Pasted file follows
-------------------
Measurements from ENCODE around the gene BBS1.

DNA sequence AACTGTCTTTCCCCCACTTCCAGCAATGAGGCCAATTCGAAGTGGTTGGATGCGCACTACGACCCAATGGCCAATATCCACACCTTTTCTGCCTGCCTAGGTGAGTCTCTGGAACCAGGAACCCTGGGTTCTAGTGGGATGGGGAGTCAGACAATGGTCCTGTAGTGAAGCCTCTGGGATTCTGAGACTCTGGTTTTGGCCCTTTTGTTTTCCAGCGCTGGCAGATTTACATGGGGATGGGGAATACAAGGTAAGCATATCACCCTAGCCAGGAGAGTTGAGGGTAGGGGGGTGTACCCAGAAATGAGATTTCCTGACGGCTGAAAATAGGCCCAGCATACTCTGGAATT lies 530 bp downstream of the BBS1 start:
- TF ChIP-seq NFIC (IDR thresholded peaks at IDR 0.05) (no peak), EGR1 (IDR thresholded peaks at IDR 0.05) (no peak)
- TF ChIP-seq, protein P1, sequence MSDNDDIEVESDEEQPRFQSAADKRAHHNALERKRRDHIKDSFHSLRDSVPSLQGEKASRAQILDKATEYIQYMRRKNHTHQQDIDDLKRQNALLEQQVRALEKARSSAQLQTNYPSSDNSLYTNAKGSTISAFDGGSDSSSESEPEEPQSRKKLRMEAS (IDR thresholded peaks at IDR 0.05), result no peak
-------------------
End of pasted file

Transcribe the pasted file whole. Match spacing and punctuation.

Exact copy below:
Measurements from ENCODE around the gene BBS1.

DNA sequence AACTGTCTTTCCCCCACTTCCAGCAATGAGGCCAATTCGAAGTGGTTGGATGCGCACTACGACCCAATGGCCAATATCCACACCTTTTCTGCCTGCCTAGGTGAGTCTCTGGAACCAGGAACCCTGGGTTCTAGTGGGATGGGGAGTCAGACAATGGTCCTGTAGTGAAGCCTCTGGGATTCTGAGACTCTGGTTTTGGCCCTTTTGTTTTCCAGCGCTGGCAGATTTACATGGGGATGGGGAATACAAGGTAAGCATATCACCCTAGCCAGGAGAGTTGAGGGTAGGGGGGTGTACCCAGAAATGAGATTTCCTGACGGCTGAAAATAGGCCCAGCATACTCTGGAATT lies 530 bp downstream of the BBS1 start:
- TF ChIP-seq NFIC (IDR thresholded peaks at IDR 0.05) (no peak), EGR1 (IDR thresholded peaks at IDR 0.05) (no peak)
- TF ChIP-seq, protein P1, sequence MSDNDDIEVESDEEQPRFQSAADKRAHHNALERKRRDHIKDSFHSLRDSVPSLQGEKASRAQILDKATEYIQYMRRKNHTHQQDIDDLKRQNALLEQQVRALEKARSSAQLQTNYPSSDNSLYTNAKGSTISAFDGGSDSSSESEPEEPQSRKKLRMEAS (IDR thresholded peaks at IDR 0.05), result no peak